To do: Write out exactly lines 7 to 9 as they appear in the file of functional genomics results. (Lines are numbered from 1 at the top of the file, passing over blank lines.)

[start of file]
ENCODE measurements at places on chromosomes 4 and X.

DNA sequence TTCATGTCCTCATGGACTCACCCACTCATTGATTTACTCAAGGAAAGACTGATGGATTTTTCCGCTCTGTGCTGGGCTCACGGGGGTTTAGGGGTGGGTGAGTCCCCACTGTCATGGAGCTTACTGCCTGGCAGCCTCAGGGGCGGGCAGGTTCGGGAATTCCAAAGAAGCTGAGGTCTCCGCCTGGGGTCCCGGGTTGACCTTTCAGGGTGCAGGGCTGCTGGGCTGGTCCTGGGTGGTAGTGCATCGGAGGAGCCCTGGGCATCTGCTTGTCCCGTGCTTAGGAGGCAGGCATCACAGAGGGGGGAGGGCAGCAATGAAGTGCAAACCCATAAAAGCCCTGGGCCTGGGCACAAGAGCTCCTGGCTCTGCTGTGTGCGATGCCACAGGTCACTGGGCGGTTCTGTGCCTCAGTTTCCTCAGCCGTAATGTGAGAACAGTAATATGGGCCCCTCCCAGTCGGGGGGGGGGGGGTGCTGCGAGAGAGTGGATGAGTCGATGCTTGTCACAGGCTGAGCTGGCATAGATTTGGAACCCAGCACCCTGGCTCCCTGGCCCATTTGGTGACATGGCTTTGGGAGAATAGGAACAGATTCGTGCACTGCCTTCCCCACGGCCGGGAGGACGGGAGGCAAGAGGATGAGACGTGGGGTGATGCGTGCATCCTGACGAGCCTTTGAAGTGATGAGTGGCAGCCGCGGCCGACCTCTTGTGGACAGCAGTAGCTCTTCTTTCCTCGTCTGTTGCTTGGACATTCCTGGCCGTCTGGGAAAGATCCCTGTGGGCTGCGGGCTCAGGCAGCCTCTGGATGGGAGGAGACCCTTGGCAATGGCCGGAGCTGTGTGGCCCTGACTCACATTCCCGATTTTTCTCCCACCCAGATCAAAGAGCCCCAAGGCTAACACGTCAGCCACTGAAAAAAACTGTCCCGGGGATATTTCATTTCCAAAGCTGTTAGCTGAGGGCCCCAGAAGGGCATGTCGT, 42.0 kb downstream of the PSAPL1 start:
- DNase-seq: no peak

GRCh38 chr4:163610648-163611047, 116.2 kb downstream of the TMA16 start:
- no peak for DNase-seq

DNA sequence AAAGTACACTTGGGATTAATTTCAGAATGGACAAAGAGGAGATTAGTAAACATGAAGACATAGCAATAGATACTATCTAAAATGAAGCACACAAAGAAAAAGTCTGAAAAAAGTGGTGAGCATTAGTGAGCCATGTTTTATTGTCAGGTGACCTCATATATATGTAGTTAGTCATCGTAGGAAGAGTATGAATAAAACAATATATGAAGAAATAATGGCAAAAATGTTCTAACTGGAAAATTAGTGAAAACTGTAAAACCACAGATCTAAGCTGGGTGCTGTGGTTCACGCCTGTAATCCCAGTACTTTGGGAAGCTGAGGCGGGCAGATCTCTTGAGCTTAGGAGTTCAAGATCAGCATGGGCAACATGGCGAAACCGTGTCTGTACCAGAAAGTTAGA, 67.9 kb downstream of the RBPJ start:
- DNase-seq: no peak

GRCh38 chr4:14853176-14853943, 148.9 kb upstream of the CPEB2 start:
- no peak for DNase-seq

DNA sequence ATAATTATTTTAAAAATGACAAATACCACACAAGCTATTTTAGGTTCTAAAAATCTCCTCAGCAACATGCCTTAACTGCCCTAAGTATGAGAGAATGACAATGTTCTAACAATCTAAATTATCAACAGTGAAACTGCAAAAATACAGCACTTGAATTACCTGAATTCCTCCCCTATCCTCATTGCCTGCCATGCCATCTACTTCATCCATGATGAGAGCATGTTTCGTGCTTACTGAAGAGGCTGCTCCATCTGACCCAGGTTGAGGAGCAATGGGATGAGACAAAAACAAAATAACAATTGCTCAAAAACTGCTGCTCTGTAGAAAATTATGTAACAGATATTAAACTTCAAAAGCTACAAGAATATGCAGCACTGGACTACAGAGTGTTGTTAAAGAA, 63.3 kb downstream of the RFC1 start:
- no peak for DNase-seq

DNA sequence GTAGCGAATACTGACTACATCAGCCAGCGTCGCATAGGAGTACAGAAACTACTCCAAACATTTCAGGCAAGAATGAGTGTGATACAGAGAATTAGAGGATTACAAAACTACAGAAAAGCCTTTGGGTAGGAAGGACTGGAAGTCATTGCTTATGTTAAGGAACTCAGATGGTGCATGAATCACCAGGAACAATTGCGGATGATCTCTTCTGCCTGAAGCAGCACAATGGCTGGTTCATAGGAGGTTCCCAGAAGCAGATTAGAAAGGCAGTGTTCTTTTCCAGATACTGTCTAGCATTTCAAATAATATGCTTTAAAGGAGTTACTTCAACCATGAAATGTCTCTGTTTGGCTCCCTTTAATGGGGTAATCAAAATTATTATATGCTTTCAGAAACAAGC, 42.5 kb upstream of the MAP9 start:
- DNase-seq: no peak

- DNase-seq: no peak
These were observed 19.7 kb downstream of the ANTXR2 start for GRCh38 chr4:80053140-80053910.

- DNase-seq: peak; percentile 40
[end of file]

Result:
- DNase-seq: no peak

GRCh38 chr4:14853176-14853943, 148.9 kb upstream of the CPEB2 start:
- no peak for DNase-seq